0:51:44 Ryan: Alright.
0:51:45 JA: That was too long man.
0:51:47 Ryan: No, that was good. I think the recap, there is, it’s, maybe I’ll say look at your calendar, figure out which meetings that you might not need to attend, versus maybe straight up not going and not telling anyone. [chuckle]
0:52:04 JA: I would always get my boss’s approval. I didn’t just not show up, but I always had a way of selling it to where the morning meeting where they’re talking about blaming maintenance for the night before the production, I’m always in that one ’cause I bring data with me, right? You guys say, “Okay, I’ll take the 20-minute breakdown we had, but based on our designer to this equipment, we’re still using six to eight hours of downtime, so where’s the rest of that time going?”
0:52:34 GW: Yeah.
0:52:35 JA: And so they quit blaming me for that. So I’m always in that meeting. That’s an important meeting, but for the most part it’s, “Hey, we got this supplier coming in today, we wanna look at this stuff. Oh, we have this weekly call to go over our 6000 key performance indicators.” [chuckle] And I’m like, “I don’t need to be in here. I don’t need to be in here.” You have 6000 KPIs you’re not measuring any of them.
0:53:04 Ryan: Yeah.
0:53:04 JA: So, you should have maybe eight tops…
0:53:06 JA: Which means you’re not measuring anything, ’cause what are you gonna do with all that data? So, it’s those types of things where it was just getting so out of hand, especially as you gain more knowledge and people lean on you as a subject matter expert, they wanna pull you more in and so it’s hard, but it’s like “I’ll share with you my opinion, but we can do that offline. I don’t need to come to this meeting to do that. I’m more than happy to stop by for a few minutes, give you some feedback, and let you know what I think, but I really need to be focused out here.” And so it all depends on how you handle yourself, I guess.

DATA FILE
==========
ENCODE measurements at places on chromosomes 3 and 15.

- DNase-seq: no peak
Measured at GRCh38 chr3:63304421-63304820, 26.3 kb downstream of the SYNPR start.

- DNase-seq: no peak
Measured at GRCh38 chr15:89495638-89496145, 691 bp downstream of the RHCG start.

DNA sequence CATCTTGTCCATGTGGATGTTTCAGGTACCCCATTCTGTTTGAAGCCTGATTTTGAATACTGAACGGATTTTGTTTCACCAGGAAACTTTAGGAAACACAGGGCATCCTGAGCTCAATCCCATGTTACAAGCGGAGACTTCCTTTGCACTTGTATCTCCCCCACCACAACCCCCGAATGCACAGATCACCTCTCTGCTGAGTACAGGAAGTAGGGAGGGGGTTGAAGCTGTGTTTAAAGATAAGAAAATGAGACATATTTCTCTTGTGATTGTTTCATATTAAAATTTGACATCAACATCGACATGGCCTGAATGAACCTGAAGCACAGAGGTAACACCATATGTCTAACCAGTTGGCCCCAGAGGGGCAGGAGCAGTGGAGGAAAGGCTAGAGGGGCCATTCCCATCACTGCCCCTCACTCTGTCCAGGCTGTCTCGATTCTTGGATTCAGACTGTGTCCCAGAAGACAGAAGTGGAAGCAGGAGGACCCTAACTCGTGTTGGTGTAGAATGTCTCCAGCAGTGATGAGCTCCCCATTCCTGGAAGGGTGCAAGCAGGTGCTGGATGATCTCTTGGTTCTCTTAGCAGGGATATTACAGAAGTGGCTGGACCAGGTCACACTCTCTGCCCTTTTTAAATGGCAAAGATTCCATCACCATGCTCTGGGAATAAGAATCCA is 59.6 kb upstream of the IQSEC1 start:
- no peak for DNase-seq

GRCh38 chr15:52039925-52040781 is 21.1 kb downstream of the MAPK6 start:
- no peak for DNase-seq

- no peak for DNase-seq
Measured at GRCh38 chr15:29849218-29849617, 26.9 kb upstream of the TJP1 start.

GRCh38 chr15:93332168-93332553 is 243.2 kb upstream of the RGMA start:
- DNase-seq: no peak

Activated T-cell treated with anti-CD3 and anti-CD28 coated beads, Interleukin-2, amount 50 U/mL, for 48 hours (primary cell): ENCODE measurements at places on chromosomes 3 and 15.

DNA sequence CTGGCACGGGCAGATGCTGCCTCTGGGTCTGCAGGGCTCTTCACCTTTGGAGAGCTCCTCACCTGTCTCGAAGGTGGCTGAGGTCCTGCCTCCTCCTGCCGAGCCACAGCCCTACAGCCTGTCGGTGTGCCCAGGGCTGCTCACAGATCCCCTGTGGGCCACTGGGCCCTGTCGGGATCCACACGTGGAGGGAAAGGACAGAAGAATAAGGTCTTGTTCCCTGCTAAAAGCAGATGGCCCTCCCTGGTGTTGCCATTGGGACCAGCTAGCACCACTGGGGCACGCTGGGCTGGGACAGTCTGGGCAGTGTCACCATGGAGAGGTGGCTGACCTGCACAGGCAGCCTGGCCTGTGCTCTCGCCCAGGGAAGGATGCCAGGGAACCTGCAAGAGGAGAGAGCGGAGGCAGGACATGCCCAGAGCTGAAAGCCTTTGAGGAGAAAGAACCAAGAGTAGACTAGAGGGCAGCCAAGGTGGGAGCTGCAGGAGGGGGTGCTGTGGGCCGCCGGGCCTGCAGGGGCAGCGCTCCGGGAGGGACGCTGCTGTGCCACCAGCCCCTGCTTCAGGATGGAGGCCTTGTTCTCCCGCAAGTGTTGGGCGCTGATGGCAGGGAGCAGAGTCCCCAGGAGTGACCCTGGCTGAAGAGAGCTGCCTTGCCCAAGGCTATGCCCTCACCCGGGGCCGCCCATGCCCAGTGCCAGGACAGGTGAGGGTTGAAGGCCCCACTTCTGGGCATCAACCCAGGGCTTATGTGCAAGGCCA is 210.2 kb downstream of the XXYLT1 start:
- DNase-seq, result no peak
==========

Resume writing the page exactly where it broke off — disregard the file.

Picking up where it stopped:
0:53:50 GW: Yes.
0:53:50 RK: The astute worker.
0:53:52 JA: Yeah.
0:53:52 Ryan: Alright. Well, we’ve actually got one more question from Jason Verly, let’s see if we could go ahead.
0:53:57 JA: Oh, here we go.
0:54:00 RK: Oh no! [chuckle]
0:54:01 JA: He already stumped us. We haven’t even heard the question yet.
0:54:04 Ryan: Alright, there’s been a lot of talk about digital twins. I understand the concept of digital twins goes beyond just having a bill of material when an asset is deployed. For new projects and assets, a lot of this information is owned by the CapEx engineering team. What are some sources you’ve used to educate engineering on digital twins to show the value of passing information on to maintenance and/or reliability teams?
0:54:32 GW: Wow, so I think that’s a good question, Jason. For me, the digital twin gives us an opportunity to close a gap that has always existed in the engineering turnover package. Its existence wouldn’t be a necessity, it’d be a luxury, not a necessity, if we were actually getting those engineering turnover packages over the last 50 years, but we don’t, so in the maintenance side, the asset drops on the floor, we get told, “Hey, have a nice day, go operate, maintain, that for the next 40 years”, and you’ve got no information. In addition to that, the next time they need to do an engineering project, no one knows where the drawings are. So now we’re hiring an engineering firm to come out and assess all of this stuff and make new drawings. So there’s the whole benefit that’s associated with the fact that you didn’t get the information when it was on paper. The other part of the digital twin is you can begin to do modeling, so you can then say, “Well, what happens if my capacity or my demand for chilled water goes up?”, and you can begin to model all of that inside the space of I guess the building information modeling and all that stuff, where the digital twin resides.